Home-Selling Startup Orchard Hires New CFO Ahead of Potential IPO


Home-selling startup Orchard hired a new chief financial officer to help prepare the company for a potential listing on the public markets amid a hot U.S. real-estate market.

Patrick McClymont,

the former CFO of movie-theater chain

IMAX Corp.

and art auction house Sotheby’s, joined New York-based Orchard in May, the company said earlier this week. He succeeds Sean Roberts, who was appointed to the role of chief operating officer after serving as Orchard’s finance chief for about three years.

Orchard, which operates in Texas, Colorado, North Carolina, Maryland, Virginia and Georgia, is one of several companies trying to make the process of finding and buying a home easier. Other firms in this space include Knockaway Inc., known as Knock, and publicly traded companies such as

Zillow Group Inc.

Orchard’s CFO change comes as low interest rates and tight supply are pushing up house prices across the country. Median existing home prices rose 19% in April from a year earlier, to $341,600, according to the National Association of Realtors. The organization on Wednesday cited a shortage of 5.5 million homes as a contributor to the surge in prices.

Mr. McClymont will be tasked with laying the groundwork for a potential public listing in the coming year, executives said. Orchard, which was founded in 2017, has so far raised about $148 million in equity from venture firms including FirstMark Capital and Revolution Growth.

Orchard is in the early stages of its preparations to go public and hasn’t decided on a route or timing, Chief Executive Officer Court Cunningham said. The firm expects to raise additional funds from venture investors before going public, Mr. Cunningham said. He declined to provide a target amount of additional venture funding Orchard expects to raise before pursuing an IPO.

Mr. McClymont’s priorities in the new role include building out the firm’s reporting capabilities, which could involve hiring accounting staff, he said. “It’s really just those mechanical functions that you need as a public company,” Mr. McClymont said. Orchard currently has 470 employees, 16 of whom work in finance.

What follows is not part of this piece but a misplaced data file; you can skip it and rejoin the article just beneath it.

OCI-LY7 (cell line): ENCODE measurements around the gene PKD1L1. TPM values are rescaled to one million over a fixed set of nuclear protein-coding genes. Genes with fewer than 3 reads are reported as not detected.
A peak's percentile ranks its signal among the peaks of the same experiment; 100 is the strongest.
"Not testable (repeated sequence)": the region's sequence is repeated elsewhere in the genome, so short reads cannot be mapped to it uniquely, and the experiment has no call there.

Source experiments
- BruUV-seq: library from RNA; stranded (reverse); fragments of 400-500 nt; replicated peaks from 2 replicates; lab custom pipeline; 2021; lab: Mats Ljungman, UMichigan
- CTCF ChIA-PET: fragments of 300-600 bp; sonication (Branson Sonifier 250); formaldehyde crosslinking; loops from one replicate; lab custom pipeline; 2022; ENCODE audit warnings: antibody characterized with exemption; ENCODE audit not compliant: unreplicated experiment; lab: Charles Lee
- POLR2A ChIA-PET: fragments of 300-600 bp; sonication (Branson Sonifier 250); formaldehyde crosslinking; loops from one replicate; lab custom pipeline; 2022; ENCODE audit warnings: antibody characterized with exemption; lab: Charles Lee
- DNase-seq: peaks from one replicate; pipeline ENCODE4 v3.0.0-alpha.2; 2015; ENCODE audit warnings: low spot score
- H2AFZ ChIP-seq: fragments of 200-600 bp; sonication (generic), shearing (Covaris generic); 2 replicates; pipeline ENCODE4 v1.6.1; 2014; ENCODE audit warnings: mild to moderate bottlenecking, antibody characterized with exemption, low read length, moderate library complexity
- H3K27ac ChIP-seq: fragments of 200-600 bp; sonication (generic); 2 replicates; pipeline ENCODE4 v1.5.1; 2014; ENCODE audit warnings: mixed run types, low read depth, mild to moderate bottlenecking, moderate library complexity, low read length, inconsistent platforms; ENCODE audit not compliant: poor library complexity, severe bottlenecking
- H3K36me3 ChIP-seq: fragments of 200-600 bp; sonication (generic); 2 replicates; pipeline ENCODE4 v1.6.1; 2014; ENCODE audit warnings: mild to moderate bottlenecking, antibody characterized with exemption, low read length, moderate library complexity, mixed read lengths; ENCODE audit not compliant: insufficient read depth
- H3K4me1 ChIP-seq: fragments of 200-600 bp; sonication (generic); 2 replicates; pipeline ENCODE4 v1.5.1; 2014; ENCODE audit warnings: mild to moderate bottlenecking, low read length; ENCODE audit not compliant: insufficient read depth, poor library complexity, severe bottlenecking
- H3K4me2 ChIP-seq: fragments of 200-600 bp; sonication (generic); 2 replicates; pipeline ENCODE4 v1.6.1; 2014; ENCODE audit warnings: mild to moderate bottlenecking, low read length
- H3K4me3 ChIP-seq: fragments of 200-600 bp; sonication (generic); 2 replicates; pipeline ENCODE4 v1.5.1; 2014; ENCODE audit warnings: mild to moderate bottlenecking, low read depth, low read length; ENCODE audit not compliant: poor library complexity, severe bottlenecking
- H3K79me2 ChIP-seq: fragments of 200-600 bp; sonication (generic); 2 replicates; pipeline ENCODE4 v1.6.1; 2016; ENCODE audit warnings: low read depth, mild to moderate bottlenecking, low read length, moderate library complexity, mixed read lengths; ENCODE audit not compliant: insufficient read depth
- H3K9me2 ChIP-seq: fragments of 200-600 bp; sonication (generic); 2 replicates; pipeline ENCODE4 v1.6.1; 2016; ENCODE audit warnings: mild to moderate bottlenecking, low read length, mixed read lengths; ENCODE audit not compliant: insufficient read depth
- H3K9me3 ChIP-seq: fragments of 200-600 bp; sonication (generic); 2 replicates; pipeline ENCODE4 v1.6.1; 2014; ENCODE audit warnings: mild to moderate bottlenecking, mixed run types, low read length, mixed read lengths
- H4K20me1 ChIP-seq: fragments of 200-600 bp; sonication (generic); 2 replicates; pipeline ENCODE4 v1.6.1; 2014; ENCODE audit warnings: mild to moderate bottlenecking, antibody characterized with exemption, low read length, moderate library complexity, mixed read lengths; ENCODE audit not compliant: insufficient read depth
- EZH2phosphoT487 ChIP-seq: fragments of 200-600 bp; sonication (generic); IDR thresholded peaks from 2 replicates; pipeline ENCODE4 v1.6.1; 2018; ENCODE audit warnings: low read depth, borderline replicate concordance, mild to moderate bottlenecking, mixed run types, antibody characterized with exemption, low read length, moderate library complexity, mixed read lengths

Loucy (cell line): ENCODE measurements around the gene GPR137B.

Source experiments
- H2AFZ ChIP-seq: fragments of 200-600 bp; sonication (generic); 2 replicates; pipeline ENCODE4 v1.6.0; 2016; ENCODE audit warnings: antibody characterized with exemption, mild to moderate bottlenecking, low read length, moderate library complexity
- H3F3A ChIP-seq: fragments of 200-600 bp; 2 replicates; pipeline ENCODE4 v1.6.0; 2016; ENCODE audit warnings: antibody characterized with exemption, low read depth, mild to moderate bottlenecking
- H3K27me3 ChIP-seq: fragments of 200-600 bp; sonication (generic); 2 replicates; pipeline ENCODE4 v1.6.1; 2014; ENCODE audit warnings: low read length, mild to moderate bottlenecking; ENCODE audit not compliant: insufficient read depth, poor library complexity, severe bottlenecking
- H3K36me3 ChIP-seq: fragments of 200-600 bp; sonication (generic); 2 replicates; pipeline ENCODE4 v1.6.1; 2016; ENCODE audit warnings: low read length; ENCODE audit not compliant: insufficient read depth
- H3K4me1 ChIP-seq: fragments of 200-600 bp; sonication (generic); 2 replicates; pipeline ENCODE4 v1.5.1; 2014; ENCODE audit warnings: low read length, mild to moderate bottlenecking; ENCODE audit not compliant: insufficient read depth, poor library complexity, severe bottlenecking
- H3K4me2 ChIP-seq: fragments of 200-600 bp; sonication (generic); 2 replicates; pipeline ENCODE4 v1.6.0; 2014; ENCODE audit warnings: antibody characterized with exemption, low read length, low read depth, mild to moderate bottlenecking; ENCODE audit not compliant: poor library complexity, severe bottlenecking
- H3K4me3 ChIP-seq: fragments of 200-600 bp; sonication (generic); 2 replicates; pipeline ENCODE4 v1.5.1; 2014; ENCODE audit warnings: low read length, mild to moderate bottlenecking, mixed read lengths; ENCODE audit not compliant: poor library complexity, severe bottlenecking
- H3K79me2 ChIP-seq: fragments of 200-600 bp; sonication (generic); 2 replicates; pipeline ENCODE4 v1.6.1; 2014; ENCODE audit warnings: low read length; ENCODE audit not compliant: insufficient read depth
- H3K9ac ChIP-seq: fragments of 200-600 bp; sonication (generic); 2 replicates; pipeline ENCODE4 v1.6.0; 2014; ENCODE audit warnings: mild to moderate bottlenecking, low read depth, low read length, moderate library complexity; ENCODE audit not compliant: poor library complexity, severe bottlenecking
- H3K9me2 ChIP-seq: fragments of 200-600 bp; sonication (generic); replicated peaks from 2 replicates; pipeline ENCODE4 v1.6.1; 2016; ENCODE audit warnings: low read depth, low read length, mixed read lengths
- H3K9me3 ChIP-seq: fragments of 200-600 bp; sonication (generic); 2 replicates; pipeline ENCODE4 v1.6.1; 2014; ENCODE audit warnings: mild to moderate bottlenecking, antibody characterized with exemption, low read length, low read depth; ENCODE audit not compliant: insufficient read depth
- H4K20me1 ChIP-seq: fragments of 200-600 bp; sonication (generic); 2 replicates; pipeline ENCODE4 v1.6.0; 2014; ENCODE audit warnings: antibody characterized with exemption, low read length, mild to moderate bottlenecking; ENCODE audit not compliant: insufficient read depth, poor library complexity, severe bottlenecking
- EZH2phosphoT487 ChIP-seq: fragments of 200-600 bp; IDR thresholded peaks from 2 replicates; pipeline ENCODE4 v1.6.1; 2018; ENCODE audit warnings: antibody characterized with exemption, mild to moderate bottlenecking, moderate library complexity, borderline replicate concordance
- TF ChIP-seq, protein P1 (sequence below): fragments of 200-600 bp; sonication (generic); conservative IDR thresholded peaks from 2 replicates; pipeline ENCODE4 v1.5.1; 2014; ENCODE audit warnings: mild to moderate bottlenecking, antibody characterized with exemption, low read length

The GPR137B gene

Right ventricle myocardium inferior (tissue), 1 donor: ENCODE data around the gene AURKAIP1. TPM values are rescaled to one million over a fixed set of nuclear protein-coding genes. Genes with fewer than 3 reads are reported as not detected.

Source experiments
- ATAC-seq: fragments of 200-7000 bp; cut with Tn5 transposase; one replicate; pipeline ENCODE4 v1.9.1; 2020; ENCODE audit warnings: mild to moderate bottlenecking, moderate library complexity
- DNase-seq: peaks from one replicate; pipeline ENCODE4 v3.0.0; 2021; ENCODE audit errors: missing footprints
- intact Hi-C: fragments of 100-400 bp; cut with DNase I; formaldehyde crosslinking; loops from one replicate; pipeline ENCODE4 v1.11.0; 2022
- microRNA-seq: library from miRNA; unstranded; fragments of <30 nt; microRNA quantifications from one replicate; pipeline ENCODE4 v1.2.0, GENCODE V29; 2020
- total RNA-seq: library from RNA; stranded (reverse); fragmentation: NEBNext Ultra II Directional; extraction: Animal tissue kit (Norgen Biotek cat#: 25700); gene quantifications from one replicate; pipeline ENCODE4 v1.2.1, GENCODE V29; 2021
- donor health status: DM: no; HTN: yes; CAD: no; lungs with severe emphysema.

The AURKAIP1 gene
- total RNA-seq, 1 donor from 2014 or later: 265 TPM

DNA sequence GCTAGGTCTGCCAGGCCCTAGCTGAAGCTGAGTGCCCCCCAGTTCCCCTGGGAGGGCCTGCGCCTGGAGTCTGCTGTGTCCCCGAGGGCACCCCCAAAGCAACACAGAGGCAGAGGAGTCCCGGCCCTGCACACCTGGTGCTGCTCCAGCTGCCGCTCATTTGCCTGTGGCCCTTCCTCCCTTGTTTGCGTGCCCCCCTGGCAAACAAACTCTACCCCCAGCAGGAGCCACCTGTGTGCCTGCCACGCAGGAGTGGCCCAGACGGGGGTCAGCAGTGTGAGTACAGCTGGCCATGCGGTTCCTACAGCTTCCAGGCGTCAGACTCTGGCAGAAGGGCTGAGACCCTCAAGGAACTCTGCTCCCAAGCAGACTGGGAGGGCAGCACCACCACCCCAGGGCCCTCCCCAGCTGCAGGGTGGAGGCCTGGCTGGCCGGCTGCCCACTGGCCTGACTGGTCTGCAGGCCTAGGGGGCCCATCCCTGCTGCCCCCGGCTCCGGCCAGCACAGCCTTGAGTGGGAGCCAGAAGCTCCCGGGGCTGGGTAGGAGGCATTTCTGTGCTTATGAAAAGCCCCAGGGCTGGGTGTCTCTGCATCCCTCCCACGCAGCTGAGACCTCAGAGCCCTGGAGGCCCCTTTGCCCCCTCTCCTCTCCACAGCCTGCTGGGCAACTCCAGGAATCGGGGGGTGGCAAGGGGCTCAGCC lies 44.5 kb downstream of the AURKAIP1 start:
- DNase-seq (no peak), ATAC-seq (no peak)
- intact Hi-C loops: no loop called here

Orchard gives qualified customers the ability to make cash offers to sellers, which often helps them close on a deal, according to the company. It provides the capital that customers need to buy a new home and oversees the sale of the customer’s previous home. Once it sells, the customer uses the proceeds of the transaction to purchase the new home from Orchard, which earns money by charging transaction fees. If the old home doesn’t sell after 120 days, the customer has the option to sell it to Orchard at a predetermined price. The company said it has completed billions of dollars in gross transaction volume to date and that almost all of its customers have sold their homes “for top dollar on the market.”

“Being that cash buyer is really, really valuable in a tight market,” Mr. Cunningham said, noting that sellers typically prefer cash offers.

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Orchard uses revolving lines of credit to provide customers with the capital they need for their new homes. The firm has credit lines with a few hundred million dollars of available capacity with several money-center banks, according to Mr. Cunningham. He declined to comment on the firm’s financial performance.

Orchard has previously faced skepticism about its business model, which is tied to the health of the housing market. Some investors opted out of a funding round last year, as new home sales declined early on during the pandemic.

Rick Heitzmann,

an Orchard investor and founder and partner at venture firm FirstMark Capital, said customers’ decisions to buy a home typically have more to do with changes in people’s lives, such as getting married, having a baby or sending children to college than macroeconomic conditions.

Mr. Heitzmann, who is on Orchard’s board and has invested about $24 million, said hiring Mr. McClymont, who has previously served as a public company CFO, is a step forward in preparing the firm to go public. “He understands what has to be done,” Mr. Heitzmann said.

Write to Kristin Broughton at Kristin.Broughton@wsj.com

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